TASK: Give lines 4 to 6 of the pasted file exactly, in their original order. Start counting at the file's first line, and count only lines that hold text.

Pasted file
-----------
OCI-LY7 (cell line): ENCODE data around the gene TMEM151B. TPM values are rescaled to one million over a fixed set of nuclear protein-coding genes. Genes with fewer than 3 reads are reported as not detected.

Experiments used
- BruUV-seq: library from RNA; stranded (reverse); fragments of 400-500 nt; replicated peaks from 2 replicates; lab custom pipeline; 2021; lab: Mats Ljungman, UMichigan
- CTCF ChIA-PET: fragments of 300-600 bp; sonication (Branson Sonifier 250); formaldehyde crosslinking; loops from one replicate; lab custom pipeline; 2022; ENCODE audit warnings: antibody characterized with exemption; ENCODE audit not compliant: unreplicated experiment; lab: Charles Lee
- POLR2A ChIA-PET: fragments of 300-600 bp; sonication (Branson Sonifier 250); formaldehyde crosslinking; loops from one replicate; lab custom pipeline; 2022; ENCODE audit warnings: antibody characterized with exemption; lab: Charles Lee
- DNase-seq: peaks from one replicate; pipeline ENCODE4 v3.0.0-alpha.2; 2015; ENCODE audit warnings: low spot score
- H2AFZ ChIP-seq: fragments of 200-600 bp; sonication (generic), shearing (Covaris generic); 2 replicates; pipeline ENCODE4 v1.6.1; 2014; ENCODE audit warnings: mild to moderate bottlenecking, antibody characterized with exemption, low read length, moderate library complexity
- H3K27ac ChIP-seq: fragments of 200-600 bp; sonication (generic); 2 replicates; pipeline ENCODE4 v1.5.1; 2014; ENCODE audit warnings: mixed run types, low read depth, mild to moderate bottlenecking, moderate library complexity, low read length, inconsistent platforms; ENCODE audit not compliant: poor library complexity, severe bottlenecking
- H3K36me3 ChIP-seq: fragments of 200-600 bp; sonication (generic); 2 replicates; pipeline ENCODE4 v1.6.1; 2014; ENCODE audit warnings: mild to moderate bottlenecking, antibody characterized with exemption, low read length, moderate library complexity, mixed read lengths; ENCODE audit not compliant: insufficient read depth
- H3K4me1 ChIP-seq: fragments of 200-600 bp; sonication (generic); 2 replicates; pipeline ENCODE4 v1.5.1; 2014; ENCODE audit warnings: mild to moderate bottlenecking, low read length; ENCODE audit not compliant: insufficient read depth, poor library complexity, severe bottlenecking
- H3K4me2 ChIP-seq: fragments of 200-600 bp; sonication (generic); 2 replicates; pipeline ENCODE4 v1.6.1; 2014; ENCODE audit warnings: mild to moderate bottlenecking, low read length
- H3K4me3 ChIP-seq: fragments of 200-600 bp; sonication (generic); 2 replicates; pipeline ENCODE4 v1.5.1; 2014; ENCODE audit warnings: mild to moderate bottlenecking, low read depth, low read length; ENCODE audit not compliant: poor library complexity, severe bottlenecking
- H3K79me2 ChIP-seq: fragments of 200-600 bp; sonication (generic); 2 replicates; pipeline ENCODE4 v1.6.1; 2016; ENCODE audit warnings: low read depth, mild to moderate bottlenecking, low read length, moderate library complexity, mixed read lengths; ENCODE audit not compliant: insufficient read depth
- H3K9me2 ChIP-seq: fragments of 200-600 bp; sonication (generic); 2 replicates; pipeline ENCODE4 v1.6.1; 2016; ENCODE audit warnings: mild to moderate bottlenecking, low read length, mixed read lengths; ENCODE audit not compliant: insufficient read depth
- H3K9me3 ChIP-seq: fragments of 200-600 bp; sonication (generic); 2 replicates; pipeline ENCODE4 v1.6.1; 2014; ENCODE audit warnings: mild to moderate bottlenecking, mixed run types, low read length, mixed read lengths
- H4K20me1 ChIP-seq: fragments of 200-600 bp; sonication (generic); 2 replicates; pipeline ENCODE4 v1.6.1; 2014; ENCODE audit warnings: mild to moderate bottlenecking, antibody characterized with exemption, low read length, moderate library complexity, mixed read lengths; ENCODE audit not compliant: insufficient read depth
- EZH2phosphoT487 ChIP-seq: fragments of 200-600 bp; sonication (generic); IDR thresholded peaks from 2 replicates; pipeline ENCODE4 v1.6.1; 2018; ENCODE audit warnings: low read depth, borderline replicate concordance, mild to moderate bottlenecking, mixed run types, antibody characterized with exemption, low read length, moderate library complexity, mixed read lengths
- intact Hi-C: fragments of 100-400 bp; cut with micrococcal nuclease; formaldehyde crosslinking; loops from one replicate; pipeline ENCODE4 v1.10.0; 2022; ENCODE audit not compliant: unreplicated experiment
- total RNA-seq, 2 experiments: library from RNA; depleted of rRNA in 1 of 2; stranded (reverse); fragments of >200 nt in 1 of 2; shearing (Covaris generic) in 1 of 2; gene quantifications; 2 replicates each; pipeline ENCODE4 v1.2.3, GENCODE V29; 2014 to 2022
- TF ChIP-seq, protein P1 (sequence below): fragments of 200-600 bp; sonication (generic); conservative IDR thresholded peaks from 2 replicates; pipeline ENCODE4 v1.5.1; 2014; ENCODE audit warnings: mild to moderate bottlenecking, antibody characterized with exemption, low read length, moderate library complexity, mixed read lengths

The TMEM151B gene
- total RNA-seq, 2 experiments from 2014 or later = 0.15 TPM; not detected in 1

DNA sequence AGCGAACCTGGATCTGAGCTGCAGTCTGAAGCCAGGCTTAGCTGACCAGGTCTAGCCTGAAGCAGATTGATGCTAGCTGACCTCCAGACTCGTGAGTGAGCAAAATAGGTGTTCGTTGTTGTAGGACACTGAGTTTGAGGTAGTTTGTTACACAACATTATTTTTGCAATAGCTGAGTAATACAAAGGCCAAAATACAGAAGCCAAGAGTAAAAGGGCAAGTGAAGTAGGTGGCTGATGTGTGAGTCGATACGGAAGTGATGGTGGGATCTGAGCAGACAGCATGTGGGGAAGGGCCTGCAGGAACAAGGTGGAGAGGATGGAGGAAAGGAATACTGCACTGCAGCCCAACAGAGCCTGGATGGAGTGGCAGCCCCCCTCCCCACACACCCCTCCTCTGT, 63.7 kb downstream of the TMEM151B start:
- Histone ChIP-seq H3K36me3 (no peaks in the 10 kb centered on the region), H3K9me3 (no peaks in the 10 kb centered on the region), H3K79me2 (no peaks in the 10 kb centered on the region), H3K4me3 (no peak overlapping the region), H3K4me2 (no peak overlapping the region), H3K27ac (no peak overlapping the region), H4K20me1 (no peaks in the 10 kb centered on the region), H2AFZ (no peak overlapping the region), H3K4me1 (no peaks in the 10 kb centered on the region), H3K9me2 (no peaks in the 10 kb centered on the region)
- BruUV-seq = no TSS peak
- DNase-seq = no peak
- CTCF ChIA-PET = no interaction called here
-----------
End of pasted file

- CTCF ChIA-PET: fragments of 300-600 bp; sonication (Branson Sonifier 250); formaldehyde crosslinking; loops from one replicate; lab custom pipeline; 2022; ENCODE audit warnings: antibody characterized with exemption; ENCODE audit not compliant: unreplicated experiment; lab: Charles Lee
- POLR2A ChIA-PET: fragments of 300-600 bp; sonication (Branson Sonifier 250); formaldehyde crosslinking; loops from one replicate; lab custom pipeline; 2022; ENCODE audit warnings: antibody characterized with exemption; lab: Charles Lee
- DNase-seq: peaks from one replicate; pipeline ENCODE4 v3.0.0-alpha.2; 2015; ENCODE audit warnings: low spot score